Cover-photo-2015-05-30_04_29_22__0000-1915320150530-3-1v0nyfh
Mike Wilson

Mike Wilson

Freelance since '08 Joined over 2 years ago

  • 0 stories
  • 252 comments
  • 112 upvotes
  • Posted to Site Redesign: Pentagram, in reply to Aaron Wears a hat , Jul 20, 2017

    Is it really a massive assumption to make that blind people aren't into graphic design and graphic design agencies? I'd be happy to change my mind if you have some examples.

    I also don't think its a big assumption to think there aren't illiterate people researching the exploits of an exclusive B2B corporate branding firm doing $500,000+ projects.

    They should've totally thrown alt tags in because the effort would have been minimal and it's good for SEO anyways. However accessibility concerns being the top comment given the context and purpose of this site makes zero sense.

    This site isn't the same as the mass market digital products we work on in our day jobs (where accessibility is at the top of the crit list, as it should be).

    2 points
  • Posted to Site Redesign: Pentagram, in reply to Darrell Hanley , Jul 20, 2017

    Hrmmm.

    So I'm usually a strict advocate of making everything accessible to screen readers because its the right thing to do and as a society we need to care about people who have visual impairments or have learning disabilities.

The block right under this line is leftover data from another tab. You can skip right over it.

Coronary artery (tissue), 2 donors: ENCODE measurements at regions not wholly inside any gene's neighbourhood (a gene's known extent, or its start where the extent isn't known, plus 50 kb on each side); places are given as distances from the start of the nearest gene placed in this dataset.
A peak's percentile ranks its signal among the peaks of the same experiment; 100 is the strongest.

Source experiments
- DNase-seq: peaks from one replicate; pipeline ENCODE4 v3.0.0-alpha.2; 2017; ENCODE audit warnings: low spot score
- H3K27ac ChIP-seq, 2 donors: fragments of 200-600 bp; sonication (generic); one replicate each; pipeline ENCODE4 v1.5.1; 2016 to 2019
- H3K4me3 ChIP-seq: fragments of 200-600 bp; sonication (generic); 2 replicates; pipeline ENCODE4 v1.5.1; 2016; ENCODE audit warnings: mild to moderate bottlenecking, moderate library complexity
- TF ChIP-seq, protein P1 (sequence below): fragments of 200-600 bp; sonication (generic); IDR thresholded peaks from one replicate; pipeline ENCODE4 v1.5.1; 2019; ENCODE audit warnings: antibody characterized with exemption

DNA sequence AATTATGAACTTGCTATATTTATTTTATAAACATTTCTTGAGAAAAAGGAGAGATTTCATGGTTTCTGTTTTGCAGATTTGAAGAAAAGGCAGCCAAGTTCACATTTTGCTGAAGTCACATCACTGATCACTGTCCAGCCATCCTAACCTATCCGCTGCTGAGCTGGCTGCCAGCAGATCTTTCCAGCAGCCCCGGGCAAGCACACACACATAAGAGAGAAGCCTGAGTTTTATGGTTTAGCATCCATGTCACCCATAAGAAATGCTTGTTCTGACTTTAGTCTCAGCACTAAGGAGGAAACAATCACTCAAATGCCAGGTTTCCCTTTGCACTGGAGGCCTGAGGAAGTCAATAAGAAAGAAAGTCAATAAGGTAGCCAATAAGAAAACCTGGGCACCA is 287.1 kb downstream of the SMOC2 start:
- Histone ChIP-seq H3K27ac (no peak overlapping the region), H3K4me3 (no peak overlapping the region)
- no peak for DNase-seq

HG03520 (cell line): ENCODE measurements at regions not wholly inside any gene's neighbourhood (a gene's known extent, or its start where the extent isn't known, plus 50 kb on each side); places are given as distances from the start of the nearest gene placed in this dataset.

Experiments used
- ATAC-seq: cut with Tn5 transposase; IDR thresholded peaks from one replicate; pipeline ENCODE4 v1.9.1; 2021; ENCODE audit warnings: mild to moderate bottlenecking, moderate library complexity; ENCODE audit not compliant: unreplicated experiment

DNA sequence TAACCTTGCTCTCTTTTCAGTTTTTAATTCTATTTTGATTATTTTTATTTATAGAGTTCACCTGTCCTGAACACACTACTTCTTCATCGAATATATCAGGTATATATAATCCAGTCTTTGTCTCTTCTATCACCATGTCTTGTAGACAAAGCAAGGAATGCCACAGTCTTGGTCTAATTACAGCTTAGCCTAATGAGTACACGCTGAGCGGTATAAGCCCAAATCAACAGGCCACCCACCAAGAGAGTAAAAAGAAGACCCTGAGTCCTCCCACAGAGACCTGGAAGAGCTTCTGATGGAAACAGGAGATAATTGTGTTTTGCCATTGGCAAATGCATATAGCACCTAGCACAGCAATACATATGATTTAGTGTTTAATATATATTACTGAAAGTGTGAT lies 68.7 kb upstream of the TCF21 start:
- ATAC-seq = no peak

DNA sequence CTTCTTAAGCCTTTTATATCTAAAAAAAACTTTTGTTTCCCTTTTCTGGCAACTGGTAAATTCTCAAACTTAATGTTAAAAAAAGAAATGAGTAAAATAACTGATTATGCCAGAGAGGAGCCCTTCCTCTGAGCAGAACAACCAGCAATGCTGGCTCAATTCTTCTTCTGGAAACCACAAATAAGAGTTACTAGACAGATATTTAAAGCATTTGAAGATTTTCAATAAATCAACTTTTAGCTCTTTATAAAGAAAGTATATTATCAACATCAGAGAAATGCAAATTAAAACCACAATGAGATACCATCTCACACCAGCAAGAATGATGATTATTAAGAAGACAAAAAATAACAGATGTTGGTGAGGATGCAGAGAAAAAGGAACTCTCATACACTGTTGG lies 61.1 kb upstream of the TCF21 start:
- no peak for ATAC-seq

HOWEVER. This is a traditional branding and graphic design agency. Literally everything they do is visual communication. Putting aside blind people for a moment, I question whether even people who are illiterate or have dyslexia would need a screen reader for this site...the purpose of the site is to showcase the images.

    ...and then there's the biggest group for screen reader usage: the visually impaired. Do you not see the irony in complaining that a showcase of graphic design isn't accessible to blind people?

    The fact that this is the top comment and the fact that you tested a graphic design gallery with a screen reader blows my mind.

    6 points
  • Posted to Dude Calendar. It's a new calendar. For dudes., in reply to Antonia A. , Jul 07, 2017

    Are you gonna be the one to call Curves Gym and let them know they are now being forced to close all of their locations?

    Also how big should the penalty be? Just a repeated fine for every instance (in the case of Curves gym probably a billion plus dollars) or jail time?

    5 points
  • Posted to Dude Calendar. It's a new calendar. For dudes., in reply to Elizabeth R. , Jul 07, 2017

    Guessing this landing page is a troll.

    But on a serious note, do you think we need to ban the marketing of gender specific products? Should I feel left out and upset every time I see Skinnygirl margaritas in the supermarket? I like Margaritas too!

    Even though I struggle to see the value in this product idea, I'm gonna have to play devils advocate here. Are women being underserved by the thousands of existing calendar apps? Is there a gender gap for calendar users that I'm just tone-def to?

    10 points
  • Posted to Is Travis Still CEO?, Jun 17, 2017

    As someone who hasn't followed this, why does everyone hate Kalanick so much?

    I watched the dash cam video in the link above and he does appear to get heated and dickish, but the driver is also coming at him super aggressively. Surely there must be more reason than that?

    1 point